LOVE my Vibram 5Fingers. Haven't run in anything else for almost two years now (wow, time flies!). Granted, I am not a frequent runner. I try to get a 5k in after work/riding as much as possible. But let's be real. Not as much as I would like.

    For the winter season, I'm restricted to asphalt trails mostly during the coldest part of the day. I am wanting to get a pair of the Nike Free Run 3.0's to have on hand as the asphalt+vibrams just do not mix after so many miles in the cold weather. Has anyone tried these?
    Thoroughbreds: classic

    Turn. N. Burn.



  15. #15
    Join Date
    Oct. 8, 2002
    Location
    Maryland
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    9,666

    Default

    Quote Originally Posted by wendy View Post
    I really dislike the Merrell barefoot shoes- the soles are too thick to allow full natural movement but not thick enough to provide any protection, and they have a structure built into the sole that prevents you from using the arch of your foot fully.
    Have to say I agree. When I first tried them on in the store they felt great, but every time I wear them they end up causing a lot of pain and stiffness in my feet. Granted, my feet have been all kinds of weird since I had the baby last winter, the joints seem to get creaky and they are just uncomfortable, but the Merrells made it much worst for some reason. Have not had any similar issues with my five fingers, and in fact have two pairs. I really like running in the bikilas. I haven't quite perfected the forefoot strike, and my foot seems to naturally want to slap down level instead*, but this hasn't caused me any stress or pain and my legs feel better after than they do in other running shoes (including several pairs that were "fitted" by professional running shoe people)




    *this is partly because I jog pretty slowly as I'm out of shape. I've noticed it's much easier and more intuitive when I run faster, but my wind isn't there yet!
    "smile a lot can let us ride happy,it is good thing"

    My CANTER blog.



  16. #16
    Join Date
    Oct. 12, 2001
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    Center of the Universe
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    Default

    I am wanting to get a pair of the Nike Free Run 3.0's to have on hand as the asphalt+vibrams just do not mix after so many miles in the cold weather. Has anyone tried these?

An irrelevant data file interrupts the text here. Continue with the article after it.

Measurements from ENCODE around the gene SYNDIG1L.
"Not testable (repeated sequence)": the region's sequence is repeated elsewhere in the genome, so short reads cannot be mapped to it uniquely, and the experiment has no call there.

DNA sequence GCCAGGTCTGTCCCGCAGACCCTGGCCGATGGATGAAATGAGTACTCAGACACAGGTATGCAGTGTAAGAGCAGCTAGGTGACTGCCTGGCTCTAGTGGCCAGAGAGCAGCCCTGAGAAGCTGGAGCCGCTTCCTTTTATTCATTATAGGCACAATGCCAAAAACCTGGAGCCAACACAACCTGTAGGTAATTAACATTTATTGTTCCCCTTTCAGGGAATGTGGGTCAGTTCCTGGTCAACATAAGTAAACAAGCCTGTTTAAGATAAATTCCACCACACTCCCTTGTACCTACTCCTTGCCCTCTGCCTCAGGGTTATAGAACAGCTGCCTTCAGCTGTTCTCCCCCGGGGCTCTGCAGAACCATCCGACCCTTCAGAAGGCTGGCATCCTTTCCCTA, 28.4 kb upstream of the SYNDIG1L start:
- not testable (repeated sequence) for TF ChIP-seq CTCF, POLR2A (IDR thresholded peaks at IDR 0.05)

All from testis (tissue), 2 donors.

I haven't tried those- they have a very thick sole and padding and are certainly not "zero drop", so I wonder how they can provide a "barefoot" experience?
    I too am "seeking" something for winter running- I love the five-fingers, but warm they are not, nor do they keep the water out, which isn't fun when it's melted snow that's leaking in. I'm thinking the vivobarefoot line is the way to go for winter- they are supposed to have some actual waterproof shoes. I bought a pair of their Neo Trail shoes I'm currently using on very rocky, rough trails, and I quite like them, but they aren't waterproof. Can wear wool socks in them though, a plus. Can't afford another pair of shoes this year, so maybe next year.



  17. #17
    Join Date
    May. 26, 2005
    Posts
    410

    Default

    I haven't tried those- they have a very thick sole and padding and are certainly not "zero drop", so I wonder how they can provide a "barefoot" experience?
    There is a very specific version: V4 i think? They are supposed to be super thin, maybe not quite 0drop. Of course, they are darn near impossible to find. I swear Nike just doesn't want me to have the ACTUAL barefoot-ride shoes, and keeps looping my search back to the $135 custom option. ::headdesk::
    Thoroughbreds: classic

    Turn. N. Burn.



  18. #18
    Join Date
    Jun. 19, 2001
    Location
    Washington, D.C.
    Posts
    2,080

    Default

    Quote Originally Posted by HunterJumperGin View Post
    For the winter season, I'm restricted to asphalt trails mostly during the coldest part of the day. I am wanting to get a pair of the Nike Free Run 3.0's to have on hand as the asphalt+vibrams just do not mix after so many miles in the cold weather. Has anyone tried these?
    I haven't tried the Free Runs yet ( I want to) but I do have a pair of the Reebok Realflex Runs (these) because I wanted to start easing into the whole minimalist thing without going full Vibram, haha....they're built with the same idea in mind, though from reading reviews, the Realflex shoes are more flexible than the Nikes, I believe.

    They definitely don't have a zero heel drop--they're kind of hybrid between a "regular" running show and a barefoot. The sole is soft but thin and very flexible, and the whole shoe is really light. I love them--I always had odd achilles pains, knee strain, and other general aches in traditional shoes, and they all disappeared when I switched to the Realflex. I also think they look pretty awesome.